Blockchain data confirms that the NFT influencer lost at least 19 Ether, worth nearly $27,000 at the time, a Mutant Ape Yacht Club (MAYC) NFT with a current floor price of 16 ETH ($25,000), and multiple other NFTs.
An NFT influencer with the Twitter handle @NFT_GOD claims to have lost thousands of dollars worth of non-fungible tokens (NFTs) and crypto in a Google Ads-delivered malware attack.
On 14th January, NFT God, also known as Alex, shared on Twitter how his “entire livelihood was violated.” In the thread, he explained how his online accounts, including Twitter, Substack, Gmail, and Discord, were hacked into and his crypto wallet compromised after he accidentally downloaded malicious software from Google Ad.
This should not come as a surprise since malicious hackers have a history of exploiting Google Ads to spread malware through the Google search engine. In February 2018, hackers managed to steal over $50 million in Bitcoin after using Google Ads to buy the top result slot on the Google search engine.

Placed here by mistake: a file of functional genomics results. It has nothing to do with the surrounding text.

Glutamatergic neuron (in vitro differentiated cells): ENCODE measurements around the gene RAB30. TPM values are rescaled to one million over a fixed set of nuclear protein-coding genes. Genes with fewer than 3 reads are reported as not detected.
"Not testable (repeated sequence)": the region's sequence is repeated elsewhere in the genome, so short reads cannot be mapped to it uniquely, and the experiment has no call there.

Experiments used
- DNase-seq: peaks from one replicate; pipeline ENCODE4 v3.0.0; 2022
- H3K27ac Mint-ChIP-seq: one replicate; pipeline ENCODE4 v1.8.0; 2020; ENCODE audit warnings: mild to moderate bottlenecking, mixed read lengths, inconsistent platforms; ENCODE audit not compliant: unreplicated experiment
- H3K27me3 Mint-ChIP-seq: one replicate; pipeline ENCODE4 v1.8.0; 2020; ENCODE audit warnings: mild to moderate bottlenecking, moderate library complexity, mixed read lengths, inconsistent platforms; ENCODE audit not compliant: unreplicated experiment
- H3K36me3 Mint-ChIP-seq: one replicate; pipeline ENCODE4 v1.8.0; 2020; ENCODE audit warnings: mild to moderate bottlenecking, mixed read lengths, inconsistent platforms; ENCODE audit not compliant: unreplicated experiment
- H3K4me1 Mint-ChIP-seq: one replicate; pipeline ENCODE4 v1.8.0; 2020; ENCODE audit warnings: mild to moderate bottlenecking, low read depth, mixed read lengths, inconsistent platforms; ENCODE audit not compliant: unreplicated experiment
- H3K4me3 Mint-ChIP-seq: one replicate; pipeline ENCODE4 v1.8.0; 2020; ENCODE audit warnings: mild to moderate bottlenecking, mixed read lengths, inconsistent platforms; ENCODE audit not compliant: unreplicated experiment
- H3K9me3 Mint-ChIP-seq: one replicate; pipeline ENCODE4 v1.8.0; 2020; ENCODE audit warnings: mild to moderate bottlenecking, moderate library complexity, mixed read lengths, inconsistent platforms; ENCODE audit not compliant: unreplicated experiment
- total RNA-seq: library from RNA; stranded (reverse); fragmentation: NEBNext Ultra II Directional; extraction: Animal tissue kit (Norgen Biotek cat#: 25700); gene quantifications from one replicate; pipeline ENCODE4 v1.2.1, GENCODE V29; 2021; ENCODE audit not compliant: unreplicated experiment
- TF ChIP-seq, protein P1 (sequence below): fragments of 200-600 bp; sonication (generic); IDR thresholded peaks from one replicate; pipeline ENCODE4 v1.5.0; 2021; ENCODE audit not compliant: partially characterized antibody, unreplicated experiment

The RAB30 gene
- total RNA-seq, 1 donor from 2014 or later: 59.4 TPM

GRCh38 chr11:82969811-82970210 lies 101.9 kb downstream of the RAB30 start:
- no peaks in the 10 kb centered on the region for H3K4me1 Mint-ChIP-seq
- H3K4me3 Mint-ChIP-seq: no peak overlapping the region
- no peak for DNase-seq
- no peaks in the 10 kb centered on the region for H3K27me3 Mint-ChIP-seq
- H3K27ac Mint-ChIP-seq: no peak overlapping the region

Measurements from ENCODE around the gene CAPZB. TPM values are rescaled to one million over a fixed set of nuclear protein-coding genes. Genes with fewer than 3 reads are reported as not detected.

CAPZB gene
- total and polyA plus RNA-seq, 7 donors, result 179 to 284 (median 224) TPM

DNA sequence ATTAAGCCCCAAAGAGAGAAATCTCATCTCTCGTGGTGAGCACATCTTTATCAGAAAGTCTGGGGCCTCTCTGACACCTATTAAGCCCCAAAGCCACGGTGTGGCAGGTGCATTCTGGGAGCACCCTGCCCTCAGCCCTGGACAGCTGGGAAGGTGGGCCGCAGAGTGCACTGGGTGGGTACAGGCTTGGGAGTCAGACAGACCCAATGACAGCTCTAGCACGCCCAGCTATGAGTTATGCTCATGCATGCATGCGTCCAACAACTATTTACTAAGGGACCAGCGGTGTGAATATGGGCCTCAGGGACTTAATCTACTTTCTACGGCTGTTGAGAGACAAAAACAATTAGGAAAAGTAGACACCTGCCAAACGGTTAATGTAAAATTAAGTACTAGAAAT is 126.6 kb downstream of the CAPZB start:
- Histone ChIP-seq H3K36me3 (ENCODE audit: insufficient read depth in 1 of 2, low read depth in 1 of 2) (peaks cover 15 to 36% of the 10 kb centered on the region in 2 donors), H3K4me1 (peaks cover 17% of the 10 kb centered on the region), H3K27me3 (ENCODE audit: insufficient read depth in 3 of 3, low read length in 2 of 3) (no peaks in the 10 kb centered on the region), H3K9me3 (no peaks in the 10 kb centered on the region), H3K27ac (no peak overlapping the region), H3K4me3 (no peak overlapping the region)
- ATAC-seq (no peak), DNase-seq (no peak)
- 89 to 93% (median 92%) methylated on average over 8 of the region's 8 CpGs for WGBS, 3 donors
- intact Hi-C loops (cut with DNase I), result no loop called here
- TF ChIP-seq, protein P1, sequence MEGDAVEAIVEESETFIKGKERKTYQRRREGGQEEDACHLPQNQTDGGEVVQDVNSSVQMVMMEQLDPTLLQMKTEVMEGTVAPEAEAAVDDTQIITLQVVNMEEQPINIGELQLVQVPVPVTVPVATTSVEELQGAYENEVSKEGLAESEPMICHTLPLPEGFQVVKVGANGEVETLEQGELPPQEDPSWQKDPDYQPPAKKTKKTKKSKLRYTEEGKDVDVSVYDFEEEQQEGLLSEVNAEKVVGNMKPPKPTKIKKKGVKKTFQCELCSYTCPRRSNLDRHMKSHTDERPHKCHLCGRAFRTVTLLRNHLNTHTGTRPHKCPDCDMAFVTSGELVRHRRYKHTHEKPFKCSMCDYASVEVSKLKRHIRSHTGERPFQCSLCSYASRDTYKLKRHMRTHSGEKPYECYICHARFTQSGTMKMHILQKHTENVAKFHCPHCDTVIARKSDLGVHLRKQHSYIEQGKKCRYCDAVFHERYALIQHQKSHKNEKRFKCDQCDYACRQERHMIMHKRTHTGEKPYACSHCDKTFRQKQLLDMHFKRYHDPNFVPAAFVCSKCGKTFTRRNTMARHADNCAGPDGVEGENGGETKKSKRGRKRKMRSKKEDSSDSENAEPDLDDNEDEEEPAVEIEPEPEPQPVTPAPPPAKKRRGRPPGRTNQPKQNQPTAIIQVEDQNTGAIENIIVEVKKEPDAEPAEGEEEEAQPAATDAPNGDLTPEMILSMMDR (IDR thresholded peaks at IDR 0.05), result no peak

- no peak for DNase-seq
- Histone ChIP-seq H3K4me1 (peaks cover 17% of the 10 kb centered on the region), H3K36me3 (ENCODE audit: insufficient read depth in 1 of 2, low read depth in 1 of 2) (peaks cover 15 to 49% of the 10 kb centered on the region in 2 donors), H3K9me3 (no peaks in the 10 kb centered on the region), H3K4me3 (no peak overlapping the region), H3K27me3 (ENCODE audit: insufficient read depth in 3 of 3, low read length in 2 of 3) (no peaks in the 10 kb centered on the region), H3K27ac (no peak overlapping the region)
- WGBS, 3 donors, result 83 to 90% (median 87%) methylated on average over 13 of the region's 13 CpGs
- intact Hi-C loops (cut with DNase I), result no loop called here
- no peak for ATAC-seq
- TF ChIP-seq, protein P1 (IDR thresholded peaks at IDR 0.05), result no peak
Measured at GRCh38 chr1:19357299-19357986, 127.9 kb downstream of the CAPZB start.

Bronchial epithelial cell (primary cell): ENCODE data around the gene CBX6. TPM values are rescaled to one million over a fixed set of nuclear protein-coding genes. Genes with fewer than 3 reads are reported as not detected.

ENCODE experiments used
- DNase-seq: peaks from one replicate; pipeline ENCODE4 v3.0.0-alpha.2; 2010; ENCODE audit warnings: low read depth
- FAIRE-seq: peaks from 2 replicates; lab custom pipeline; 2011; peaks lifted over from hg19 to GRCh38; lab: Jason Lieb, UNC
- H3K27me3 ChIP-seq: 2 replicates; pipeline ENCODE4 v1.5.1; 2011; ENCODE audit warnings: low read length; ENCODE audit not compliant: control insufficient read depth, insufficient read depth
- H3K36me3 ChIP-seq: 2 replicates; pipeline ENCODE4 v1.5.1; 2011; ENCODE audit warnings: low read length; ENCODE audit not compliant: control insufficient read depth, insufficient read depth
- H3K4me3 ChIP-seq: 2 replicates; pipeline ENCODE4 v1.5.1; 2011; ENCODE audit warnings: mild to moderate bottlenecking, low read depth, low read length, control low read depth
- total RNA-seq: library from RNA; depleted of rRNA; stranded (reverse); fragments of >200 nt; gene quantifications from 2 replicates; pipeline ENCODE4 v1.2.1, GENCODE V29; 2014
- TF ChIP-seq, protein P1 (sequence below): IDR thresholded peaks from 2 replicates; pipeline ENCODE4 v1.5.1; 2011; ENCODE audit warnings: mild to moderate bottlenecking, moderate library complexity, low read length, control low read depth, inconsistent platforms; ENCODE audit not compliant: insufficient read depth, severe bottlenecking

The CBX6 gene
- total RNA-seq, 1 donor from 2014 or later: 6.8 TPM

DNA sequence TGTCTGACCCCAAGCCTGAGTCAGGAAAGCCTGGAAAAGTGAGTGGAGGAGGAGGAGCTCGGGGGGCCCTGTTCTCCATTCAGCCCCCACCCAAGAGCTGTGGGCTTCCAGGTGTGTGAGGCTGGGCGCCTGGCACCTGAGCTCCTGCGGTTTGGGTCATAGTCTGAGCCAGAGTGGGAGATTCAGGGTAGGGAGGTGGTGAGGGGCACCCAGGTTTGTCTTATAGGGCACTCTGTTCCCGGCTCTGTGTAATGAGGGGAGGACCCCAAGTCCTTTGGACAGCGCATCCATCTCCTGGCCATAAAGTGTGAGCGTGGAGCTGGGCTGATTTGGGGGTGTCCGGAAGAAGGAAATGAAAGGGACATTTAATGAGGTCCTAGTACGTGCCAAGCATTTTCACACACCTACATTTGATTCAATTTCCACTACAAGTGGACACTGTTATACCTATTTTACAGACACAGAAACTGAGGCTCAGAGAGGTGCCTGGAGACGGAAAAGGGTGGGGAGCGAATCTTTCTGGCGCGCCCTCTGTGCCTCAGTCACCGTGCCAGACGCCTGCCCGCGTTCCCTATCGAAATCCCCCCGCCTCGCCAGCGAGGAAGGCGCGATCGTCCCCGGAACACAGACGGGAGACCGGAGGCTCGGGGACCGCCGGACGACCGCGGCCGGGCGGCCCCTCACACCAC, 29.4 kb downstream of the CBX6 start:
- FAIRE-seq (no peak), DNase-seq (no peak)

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The pseudonymous influencer has more than 80,000 followers on Twitter and thousands of followers and subscribers on Substack.
Alex said he used the Google search engine to download OBS, an open-source video streaming software. But instead of downloading the software by clicking on the official website, he used the sponsored ad for what he believed was the same thing.
After being informed of the series of phishing tweets posted from his two Twitter accounts, Alex realized that he had downloaded malware with the software he had installed.
Blockchain data confirms that he lost at least 19 Ether, worth nearly $27,000 at the time, a Mutant Ape Yacht Club (MAYC) NFT with a current floor price of 16 ETH ($25,000), and multiple other NFTs.
On the other hand, the attacker moved most of the ETH through multiple wallets before sending it to the decentralized exchange (DEX) FixedFloat, where it was swapped for unknown cryptocurrencies.
Alex believes that the hackers were able to gain access to his crypto and NFTs because of a “critical mistake” where he set up his hardware wallet as a hot wallet by entering its seed phrase “in a way that no longer kept it cold,” or offline.
Alongside his crypto wallet, the hackers also breached his Substack account and sent phishing emails to the 16,000 subscribers on his account, compromising the trust he had built with his community. At the same time, Google’s lack of security and scrutiny is also questionable.
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